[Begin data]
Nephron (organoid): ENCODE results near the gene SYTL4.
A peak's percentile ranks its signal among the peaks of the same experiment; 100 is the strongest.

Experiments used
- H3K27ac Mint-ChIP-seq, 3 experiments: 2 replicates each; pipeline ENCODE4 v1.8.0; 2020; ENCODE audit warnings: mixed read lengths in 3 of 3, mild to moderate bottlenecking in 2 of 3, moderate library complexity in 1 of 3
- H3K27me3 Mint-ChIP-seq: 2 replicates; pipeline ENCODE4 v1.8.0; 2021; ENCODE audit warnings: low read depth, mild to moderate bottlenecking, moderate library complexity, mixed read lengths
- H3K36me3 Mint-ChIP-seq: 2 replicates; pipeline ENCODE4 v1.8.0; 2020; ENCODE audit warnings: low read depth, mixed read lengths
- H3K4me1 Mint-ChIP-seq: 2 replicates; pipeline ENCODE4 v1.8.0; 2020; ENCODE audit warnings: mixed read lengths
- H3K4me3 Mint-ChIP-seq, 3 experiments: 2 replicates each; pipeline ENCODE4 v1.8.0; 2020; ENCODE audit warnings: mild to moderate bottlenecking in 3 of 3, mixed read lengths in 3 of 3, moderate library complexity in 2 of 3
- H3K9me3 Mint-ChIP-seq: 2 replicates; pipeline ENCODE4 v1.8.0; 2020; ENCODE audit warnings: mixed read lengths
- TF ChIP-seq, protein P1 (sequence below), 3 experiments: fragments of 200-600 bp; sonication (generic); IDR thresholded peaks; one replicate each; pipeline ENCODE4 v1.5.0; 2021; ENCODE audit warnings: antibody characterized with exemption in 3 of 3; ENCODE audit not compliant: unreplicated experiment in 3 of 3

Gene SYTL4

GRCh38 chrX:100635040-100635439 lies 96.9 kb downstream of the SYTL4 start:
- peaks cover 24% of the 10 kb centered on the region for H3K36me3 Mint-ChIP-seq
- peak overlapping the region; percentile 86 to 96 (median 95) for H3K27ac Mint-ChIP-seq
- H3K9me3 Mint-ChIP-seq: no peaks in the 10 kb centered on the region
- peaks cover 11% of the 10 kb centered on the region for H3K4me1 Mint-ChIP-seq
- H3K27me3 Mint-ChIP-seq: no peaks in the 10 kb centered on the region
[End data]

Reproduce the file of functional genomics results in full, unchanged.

Nephron (organoid): ENCODE results near the gene SYTL4.
A peak's percentile ranks its signal among the peaks of the same experiment; 100 is the strongest.

Experiments used
- H3K27ac Mint-ChIP-seq, 3 experiments: 2 replicates each; pipeline ENCODE4 v1.8.0; 2020; ENCODE audit warnings: mixed read lengths in 3 of 3, mild to moderate bottlenecking in 2 of 3, moderate library complexity in 1 of 3
- H3K27me3 Mint-ChIP-seq: 2 replicates; pipeline ENCODE4 v1.8.0; 2021; ENCODE audit warnings: low read depth, mild to moderate bottlenecking, moderate library complexity, mixed read lengths
- H3K36me3 Mint-ChIP-seq: 2 replicates; pipeline ENCODE4 v1.8.0; 2020; ENCODE audit warnings: low read depth, mixed read lengths
- H3K4me1 Mint-ChIP-seq: 2 replicates; pipeline ENCODE4 v1.8.0; 2020; ENCODE audit warnings: mixed read lengths
- H3K4me3 Mint-ChIP-seq, 3 experiments: 2 replicates each; pipeline ENCODE4 v1.8.0; 2020; ENCODE audit warnings: mild to moderate bottlenecking in 3 of 3, mixed read lengths in 3 of 3, moderate library complexity in 2 of 3
- H3K9me3 Mint-ChIP-seq: 2 replicates; pipeline ENCODE4 v1.8.0; 2020; ENCODE audit warnings: mixed read lengths
- TF ChIP-seq, protein P1 (sequence below), 3 experiments: fragments of 200-600 bp; sonication (generic); IDR thresholded peaks; one replicate each; pipeline ENCODE4 v1.5.0; 2021; ENCODE audit warnings: antibody characterized with exemption in 3 of 3; ENCODE audit not compliant: unreplicated experiment in 3 of 3

Gene SYTL4

GRCh38 chrX:100635040-100635439 lies 96.9 kb downstream of the SYTL4 start:
- peaks cover 24% of the 10 kb centered on the region for H3K36me3 Mint-ChIP-seq
- peak overlapping the region; percentile 86 to 96 (median 95) for H3K27ac Mint-ChIP-seq
- H3K9me3 Mint-ChIP-seq: no peaks in the 10 kb centered on the region
- peaks cover 11% of the 10 kb centered on the region for H3K4me1 Mint-ChIP-seq
- H3K27me3 Mint-ChIP-seq: no peaks in the 10 kb centered on the region